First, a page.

Joyriding




Joyriding

Joyriding is the crime of operating another person’s vehicle, including a car, bicycle, boat, or motorcycle, without permission from the owner.  Joyriding differs slightly from the crime of auto theft because the perpetrator of joyriding does not generally intend on taking the vehicle permanently.  Joyriding is a criminal offense that is punishable in a court of law. 

Joyriding is most often perpetrated by juvenile offenders, the majority of which are young males.  A young person may commit this offense because they believe that joyriding is fun, exciting, thrilling, provides status, and the like.  Juveniles often commit joyriding just for fun, to get home or to some other destination, to act in defiance, to succumb to peer pressure, and for other reasons.  Many offenders commit the crime of joyriding in a reckless, dangerous, or otherwise defiant manner that poses a threat to public safety. 

Joyriding offenses often lead to accidents that involve personal injury or property damage.  When damages are caused by way of joyriding, the driver and all the passengers in the vehicle can be held responsible for paying the cost.  You do not have to be the driver in a joyriding offense to be charged with a crime.  Alternatively, you do not have to cause damages to person or property in order to be charged with joyriding.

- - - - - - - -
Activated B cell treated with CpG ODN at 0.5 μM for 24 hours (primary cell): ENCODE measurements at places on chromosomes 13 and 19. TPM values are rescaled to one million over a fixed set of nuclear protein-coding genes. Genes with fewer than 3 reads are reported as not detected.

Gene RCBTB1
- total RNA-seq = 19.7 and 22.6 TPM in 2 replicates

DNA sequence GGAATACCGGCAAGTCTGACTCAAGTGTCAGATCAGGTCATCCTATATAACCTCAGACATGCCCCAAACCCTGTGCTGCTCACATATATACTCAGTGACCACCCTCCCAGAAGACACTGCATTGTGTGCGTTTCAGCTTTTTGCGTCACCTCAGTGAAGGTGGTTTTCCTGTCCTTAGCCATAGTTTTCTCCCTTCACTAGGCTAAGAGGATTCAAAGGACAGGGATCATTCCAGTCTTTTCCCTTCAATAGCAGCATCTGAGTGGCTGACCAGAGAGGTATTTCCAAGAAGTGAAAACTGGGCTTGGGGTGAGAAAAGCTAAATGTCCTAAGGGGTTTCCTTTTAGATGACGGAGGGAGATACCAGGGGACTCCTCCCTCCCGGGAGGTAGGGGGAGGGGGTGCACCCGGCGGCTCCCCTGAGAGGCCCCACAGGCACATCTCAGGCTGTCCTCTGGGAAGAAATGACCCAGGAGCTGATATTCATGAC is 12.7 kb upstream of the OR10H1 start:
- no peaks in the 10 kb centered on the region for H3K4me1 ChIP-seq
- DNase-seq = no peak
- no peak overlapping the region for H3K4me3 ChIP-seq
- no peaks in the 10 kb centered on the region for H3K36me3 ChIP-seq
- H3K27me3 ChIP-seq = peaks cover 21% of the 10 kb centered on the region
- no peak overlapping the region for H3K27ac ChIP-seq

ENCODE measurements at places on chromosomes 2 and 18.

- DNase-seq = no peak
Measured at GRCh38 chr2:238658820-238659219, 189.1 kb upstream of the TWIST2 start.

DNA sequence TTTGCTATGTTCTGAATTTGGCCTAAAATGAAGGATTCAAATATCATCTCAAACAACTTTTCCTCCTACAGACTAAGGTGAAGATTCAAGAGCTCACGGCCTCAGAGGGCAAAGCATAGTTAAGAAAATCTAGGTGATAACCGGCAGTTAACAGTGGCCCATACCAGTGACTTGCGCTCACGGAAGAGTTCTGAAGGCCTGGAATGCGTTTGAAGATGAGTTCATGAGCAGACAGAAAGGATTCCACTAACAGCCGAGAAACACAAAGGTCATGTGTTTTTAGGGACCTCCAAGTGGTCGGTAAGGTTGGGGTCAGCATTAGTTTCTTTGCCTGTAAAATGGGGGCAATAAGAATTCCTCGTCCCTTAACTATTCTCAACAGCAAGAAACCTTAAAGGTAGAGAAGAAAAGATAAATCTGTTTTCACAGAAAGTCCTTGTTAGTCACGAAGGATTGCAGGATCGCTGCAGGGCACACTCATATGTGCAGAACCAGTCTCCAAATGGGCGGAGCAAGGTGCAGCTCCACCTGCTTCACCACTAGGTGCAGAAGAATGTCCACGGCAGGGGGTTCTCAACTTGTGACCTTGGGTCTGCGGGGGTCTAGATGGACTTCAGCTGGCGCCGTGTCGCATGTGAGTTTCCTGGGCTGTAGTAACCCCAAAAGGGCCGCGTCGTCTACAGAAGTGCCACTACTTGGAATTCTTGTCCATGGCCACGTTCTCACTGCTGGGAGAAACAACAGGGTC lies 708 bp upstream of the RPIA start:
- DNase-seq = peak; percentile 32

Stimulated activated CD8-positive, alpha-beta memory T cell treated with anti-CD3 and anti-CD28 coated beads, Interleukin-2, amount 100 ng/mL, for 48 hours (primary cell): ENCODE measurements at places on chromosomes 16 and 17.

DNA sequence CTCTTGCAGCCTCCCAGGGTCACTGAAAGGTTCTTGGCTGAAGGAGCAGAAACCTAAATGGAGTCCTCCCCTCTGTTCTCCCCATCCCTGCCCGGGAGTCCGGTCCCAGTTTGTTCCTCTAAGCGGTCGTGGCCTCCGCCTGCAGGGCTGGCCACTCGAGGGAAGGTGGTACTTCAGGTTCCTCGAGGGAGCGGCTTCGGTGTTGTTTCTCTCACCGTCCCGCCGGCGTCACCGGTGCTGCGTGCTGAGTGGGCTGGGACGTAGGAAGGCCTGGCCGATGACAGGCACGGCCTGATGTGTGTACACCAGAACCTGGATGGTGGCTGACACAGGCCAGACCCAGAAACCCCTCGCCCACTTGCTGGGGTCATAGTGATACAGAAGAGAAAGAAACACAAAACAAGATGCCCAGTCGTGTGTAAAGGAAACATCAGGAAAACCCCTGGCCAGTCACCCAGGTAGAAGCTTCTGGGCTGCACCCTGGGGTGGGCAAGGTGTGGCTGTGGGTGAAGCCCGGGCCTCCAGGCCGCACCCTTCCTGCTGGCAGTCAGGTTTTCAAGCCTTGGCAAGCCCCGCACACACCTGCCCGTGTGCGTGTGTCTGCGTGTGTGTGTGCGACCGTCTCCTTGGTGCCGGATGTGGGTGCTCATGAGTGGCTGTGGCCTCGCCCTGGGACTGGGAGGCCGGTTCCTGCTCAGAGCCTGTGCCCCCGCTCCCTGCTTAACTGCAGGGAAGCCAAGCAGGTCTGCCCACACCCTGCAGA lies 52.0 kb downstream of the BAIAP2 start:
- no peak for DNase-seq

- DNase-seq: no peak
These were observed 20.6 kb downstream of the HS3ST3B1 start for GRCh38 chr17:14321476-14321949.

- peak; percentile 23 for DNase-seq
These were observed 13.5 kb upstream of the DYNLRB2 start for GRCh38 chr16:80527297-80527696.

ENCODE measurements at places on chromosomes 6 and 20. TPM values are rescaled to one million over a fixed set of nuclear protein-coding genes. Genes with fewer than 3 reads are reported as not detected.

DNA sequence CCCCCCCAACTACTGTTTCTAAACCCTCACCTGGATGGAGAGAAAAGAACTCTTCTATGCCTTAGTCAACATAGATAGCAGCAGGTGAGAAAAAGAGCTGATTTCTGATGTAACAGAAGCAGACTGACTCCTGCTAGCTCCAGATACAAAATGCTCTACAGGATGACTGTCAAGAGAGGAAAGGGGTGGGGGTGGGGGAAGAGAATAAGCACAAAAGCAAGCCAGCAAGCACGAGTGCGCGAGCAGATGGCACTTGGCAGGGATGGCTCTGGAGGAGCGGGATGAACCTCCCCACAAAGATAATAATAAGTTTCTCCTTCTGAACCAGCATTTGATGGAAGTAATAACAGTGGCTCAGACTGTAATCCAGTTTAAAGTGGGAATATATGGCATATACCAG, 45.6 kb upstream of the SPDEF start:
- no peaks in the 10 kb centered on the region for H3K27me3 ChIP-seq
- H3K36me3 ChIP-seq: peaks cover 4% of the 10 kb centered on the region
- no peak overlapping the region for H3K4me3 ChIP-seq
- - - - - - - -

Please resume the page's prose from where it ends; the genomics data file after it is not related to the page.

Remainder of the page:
The crime of joyriding is considered a misdemeanor offense.  In a joyriding case, the prosecution does not have to prove that the defendant intended to steal the vehicle in order to adjudicate the offender for the crime of joyriding.  When the defendant in a joyriding case is a minor, the juvenile court usually has jurisdiction over the matter. 

In the juvenile system, many offenses are considered delinquent acts rather than criminal acts.  The handling of a juvenile case depends on a number of factors, some of which include the nature of the offense, the age of the offender, the offender’s history, the juvenile’s family and social background, and more.  In some cases, joyriding will be one offense of many with which the juvenile has been charged.  In these situations, a joyriding charge may be considered separately or in conjunction with the other offenses. 

The crime of joyriding carries a number of consequences.  If personal injury or property damage was caused in the joyriding incident, the driver and any passengers can be held liable for paying the cost.  The legal consequences for joyriding may also include any combination of the following: compulsory counseling, community service, probation, house arrest, detention, and license revocation or suspension. 

Joyriding is considered a form of theft which poses a threat to public safety and is, thus, taken very seriously.  If you or a loved one has been charged with joyriding, you may wish to speak with an attorney who can advise you of your legal rights and options.  Please contact us to speak with a qualified and experienced legal professional in your area who can evaluate your case to determine how best to protect and maximize your legal rights. 

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